7 November 2016 | By David Hailliwell Community

Innovation in law

UK law is under constant scrutiny and reform, and legal practice is no different, with the digital revolution inspiring new and more efficient ways of doing business

Innovation has never been more important for the legal profession.

For centuries, law has been a personal profession. An individual, either on his or her own behalf or on behalf of an organisation, engages with a lawyer to help address a question that touches on his or her rights.

This model has survived the first IT revolution and well into the most recent. 

But advances in technology mean that law firms are having to find new ways to respond to legal questions, as their clients' expectations are for ever-faster and cheaper answers to their needs.

A greater focus on technology requires a more process-driven approach to solving legal problems. There will always be some novel challenges for lawyers, but the vast majority of legal issues follow well established processes, whether they are questions of contract, property, regulation or litigation.

Forward-thinking law firms have responded to this by focussing on three areas:

1. Process

What are the core processes that underlie each piece of work? By mapping these out, lawyers can identify what is repeat business, what can be automated and what demands sophisticated and bespoke legal solutions. Not only does this drive efficiencies in the process; it also means that lawyers can keep their clients up to date with where their matter is in that process.

2. People

Delivering legal services is no longer the preserve of qualified lawyers. Firms that take a process-driven approach can be more flexible about which skills they need in order to carry out each task, using junior or administrative support for phases which previously demanded a lawyer. This allows firms to be more competitive on price and to give clients greater certainty as to how much their work will cost.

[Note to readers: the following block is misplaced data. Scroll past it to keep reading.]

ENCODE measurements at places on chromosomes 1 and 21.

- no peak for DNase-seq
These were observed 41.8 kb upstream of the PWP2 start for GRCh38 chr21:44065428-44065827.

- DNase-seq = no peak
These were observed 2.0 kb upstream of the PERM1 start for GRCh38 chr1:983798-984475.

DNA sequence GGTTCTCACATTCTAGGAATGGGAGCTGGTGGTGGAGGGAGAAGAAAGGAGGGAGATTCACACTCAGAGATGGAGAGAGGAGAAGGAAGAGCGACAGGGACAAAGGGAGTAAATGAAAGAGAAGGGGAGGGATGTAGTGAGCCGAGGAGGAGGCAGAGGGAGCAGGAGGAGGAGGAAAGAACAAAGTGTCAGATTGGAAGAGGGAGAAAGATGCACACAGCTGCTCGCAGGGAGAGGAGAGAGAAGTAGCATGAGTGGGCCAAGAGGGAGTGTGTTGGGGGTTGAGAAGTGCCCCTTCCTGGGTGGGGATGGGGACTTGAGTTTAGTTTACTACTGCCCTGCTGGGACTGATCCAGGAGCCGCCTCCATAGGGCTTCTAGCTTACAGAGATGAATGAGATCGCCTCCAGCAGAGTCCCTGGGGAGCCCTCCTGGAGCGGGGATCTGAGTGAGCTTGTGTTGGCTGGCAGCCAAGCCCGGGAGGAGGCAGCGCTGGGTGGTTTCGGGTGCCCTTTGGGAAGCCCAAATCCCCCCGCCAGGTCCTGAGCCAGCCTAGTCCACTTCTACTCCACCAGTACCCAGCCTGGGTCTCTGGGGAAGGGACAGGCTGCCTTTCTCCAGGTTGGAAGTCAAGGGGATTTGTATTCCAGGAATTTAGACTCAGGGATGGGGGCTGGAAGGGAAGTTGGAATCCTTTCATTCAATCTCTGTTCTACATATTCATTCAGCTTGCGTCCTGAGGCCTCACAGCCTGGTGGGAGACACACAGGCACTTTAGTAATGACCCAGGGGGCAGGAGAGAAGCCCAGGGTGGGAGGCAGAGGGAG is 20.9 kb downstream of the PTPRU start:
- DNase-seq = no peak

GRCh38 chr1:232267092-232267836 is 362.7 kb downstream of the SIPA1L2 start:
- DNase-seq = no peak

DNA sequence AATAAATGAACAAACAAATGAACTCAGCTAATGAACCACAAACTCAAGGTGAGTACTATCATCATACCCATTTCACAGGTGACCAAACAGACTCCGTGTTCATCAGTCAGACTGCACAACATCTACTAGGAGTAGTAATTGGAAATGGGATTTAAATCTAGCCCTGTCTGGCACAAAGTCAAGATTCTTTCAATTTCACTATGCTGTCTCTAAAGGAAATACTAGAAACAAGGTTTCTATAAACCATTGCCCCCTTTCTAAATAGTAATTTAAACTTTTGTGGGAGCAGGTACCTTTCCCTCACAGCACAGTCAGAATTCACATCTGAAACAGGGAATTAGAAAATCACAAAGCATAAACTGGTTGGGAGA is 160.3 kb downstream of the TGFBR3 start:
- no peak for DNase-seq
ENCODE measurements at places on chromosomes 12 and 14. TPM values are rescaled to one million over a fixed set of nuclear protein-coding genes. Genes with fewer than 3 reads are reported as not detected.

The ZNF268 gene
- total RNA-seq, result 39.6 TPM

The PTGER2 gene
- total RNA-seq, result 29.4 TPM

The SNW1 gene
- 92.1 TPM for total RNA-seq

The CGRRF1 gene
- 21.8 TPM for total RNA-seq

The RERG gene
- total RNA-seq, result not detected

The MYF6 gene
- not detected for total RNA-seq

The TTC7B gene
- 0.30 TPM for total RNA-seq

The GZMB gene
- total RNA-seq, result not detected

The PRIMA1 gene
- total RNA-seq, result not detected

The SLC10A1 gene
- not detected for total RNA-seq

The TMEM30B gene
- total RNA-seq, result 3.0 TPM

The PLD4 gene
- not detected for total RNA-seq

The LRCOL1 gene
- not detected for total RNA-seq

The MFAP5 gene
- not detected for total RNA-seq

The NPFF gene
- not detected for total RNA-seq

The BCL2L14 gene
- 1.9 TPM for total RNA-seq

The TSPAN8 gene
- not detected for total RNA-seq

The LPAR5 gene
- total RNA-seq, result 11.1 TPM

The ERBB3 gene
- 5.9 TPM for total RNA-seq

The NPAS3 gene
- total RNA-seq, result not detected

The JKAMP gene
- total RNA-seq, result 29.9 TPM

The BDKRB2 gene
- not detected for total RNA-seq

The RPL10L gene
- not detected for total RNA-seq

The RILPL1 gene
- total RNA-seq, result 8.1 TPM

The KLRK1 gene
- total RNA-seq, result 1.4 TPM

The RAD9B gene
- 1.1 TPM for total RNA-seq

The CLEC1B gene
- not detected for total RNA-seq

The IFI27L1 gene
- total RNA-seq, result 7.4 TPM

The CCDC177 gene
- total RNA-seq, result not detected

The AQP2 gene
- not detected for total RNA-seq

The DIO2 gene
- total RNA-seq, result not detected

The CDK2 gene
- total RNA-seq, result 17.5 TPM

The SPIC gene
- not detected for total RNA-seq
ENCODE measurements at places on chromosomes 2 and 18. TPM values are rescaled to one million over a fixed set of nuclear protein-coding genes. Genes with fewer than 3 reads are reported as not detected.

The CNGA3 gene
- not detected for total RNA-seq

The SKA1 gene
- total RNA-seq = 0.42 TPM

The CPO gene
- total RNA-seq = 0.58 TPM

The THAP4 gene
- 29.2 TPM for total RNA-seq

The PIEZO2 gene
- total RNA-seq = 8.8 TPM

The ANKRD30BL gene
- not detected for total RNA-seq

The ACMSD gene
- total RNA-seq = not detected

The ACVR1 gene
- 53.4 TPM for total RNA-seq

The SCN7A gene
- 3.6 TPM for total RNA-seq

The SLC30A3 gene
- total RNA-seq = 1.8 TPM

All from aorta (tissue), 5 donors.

3. Technology

Process and workflow tools allow firms to track what is being done and to automate documents and processes. Clients are expecting online reporting and real-time access to documents, issues and costs information.

Advances in artificial intelligence are already being used in law firms, allowing lawyers to rely on technology to carry out large-scale document review exercises and to analyse legal issues and risk in terms of data rather than just words. This is not yet a case of technology replacing lawyers, but rather of lawyers being able to solve clients' problems in new ways, and in some cases taking on tough questions where the scale of the task would previously have been too daunting.

Future developments will include the ability to ask computers to answer basic legal questions, opening up the possibility of widening access to justice by providing affordable legal support.

This all means that law firms are having to invest in new technologies, while embracing new ways of working. The change in what lawyers do and what clients can expect over the next ten years will far outstrip all that has gone before in the previous 200 – it is an exciting and stimulating environment, where innovative lawyers and like-minded clients are working in partnership together to deliver truly transformational change.

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